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UI Stead Family Children’s Hospital 2019 Kid Captain: Jeg Weets

– I want him to get the chances
that everybody else does. And grow big and strong. And I have faith that he will. (soft music) He was having perianal
skin tags on his bottom and our pediatrician just told us to follow up with a gastro doctor. That led us here. – And he’d had a couple of tests done but they decided he needed a colonoscopy and some other things
and ultimately decided after deliberation that
he had Crohn’s disease. – [Jenna] Crohn’s disease
is the chronic disease with inflammation of his
gastrointestinal tract. – [Brad] It affects his daily
life by just like at school, he can have accidents still sometimes. You know, he has to skip
out on a lot of things to run to the bathroom. That was kinda hard but it turned out to be a blessing in disguise. – During an exam she noticed
that his spleen was enlarged and sent us for an ultrasound. We had a follow-up ultrasound
and then blood work and with no answers, then we
met with the genetic team. When they were screening
for these different diseases we were kinda caught
off guard with the fact that he really did have
something quite serious and he was diagnosed
with Niemann-Pick type C. Niemann-Pick type C is a
fatal genetic storage disorder and the cholesterol in his cells, they can’t get rid of that correctly so it builds up in his cells
and then kills his cells. – It’s a very hard disease to swallow because it takes everything from him. – He’ll lose his functions,
speech, swallowing, he’ll have enlarged
spleen and enlarged liver. He’ll lose the ability to walk, cognitive functions will
diminish along with his hearing, before ultimately he’s, it kills him. – [Brad] Did you get the wheel real good? It’s actually very, very hard to diagnose and a lot of times kids lose
a lot of their abilities and stuff before they diagnose it. Were it not for this hospital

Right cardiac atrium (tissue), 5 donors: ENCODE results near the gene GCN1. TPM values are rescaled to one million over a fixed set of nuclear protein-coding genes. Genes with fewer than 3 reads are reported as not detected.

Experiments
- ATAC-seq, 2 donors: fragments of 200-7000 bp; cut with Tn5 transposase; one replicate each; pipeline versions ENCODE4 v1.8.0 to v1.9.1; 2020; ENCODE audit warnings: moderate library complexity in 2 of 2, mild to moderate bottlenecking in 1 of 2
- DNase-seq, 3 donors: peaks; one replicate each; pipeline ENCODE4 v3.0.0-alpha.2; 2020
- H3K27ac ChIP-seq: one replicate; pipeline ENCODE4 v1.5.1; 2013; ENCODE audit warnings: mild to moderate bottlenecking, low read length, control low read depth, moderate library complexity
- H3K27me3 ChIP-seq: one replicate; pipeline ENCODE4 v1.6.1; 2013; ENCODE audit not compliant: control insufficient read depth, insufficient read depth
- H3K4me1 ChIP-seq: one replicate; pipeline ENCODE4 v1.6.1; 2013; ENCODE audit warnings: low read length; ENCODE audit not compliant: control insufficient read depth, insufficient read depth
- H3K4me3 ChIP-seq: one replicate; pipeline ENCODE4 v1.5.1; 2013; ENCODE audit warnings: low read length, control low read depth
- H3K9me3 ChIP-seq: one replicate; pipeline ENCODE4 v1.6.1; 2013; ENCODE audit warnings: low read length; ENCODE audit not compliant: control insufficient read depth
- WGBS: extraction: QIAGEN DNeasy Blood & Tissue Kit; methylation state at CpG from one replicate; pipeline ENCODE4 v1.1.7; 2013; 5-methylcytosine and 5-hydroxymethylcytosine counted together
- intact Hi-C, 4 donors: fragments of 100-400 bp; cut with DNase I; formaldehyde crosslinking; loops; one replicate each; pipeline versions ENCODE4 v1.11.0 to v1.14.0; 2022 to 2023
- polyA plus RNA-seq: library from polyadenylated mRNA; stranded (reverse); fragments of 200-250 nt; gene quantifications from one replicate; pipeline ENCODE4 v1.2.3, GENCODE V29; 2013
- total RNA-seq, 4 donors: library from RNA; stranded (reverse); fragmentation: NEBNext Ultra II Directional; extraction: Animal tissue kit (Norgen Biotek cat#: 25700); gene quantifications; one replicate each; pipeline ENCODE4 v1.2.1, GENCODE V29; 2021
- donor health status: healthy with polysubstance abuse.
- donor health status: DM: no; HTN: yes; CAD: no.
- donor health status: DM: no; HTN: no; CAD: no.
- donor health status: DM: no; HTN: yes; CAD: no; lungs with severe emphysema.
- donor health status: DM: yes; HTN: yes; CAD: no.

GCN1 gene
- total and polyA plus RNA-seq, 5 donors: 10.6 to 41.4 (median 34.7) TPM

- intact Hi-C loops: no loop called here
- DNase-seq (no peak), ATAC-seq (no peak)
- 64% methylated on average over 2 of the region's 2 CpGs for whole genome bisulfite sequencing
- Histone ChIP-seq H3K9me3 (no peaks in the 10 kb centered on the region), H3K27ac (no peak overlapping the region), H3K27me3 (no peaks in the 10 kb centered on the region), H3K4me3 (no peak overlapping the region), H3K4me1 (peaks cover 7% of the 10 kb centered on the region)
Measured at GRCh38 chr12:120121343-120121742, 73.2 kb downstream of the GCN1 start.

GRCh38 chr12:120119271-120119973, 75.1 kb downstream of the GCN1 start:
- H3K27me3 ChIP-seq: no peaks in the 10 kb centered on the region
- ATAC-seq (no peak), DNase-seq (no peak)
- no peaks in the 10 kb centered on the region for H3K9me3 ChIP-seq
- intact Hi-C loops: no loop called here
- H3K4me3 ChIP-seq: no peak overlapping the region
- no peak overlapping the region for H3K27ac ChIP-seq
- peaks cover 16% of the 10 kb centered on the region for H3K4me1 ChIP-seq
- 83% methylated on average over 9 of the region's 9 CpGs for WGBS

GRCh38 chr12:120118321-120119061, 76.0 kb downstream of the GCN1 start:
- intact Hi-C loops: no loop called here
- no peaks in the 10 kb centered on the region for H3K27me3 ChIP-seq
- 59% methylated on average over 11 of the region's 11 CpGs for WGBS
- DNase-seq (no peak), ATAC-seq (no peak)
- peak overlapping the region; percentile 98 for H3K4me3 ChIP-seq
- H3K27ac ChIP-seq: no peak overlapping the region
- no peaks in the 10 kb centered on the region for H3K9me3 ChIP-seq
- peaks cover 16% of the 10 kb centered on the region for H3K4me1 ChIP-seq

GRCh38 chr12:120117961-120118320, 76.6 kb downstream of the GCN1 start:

running that DNA test, we would still have no idea and he wouldn’t be
getting treatment for it and we’d still have a big
surprise coming our way. – [Jenna] So right now
he gets a IV infusion here at the hospital every four weeks. That has been helping tremendously. – Right now he’s in a study,
it’s a drug called VTS-270, and it’s not approved yet for FDA but it’s through compassionate use because it’s a fatal
disease, they allow ’em. And they’re working on
getting it FDA approved. There’s been a lot of
good signs that it works, especially before a lot of damage is done to the brain cells. We went to Washington D.C.
to fight to get it approved to go to a couple meetings with the FDA. It’s the only thing there is. Ten years ago or less you were just told, “Enjoy your time,” and you had
to watch your kid deteriorate but at least now there’s some hope. – It’s a rare group. There’s only 500 cases worldwide so for them to hear us was a big deal. This hospital has given
my son the best care. They have given him a great shot at a life-changing treatment
and if we didn’t know that he had this disease,
it would’ve been too late and maybe we wouldn’t have
been able to stall it. – [Brad] I think what
the doctor’s goals are, as they’ve mentioned to us before, is like diabetes, they can’t cure it but you can live with
it and you can treat it. To just see him and see how
happy and how good he is at the things he does and
to see it stripped away, I can’t even imagine it so
I just have to stay positive that he will be the kid
that proves it’s survivable. (bike engine revving) – And right now we’re
really lucky that he’s able to do almost everything
that normal children can do. He’s doing really well. If you didn’t know any better, you wouldn’t think he was sick. – And he’s taught me happiness and lucky, very lucky to be his dad. If I could lay out the
future like I wanted to I would want him to
just have a great life. I would give mine in a second to know that he could have that. (soothing music)

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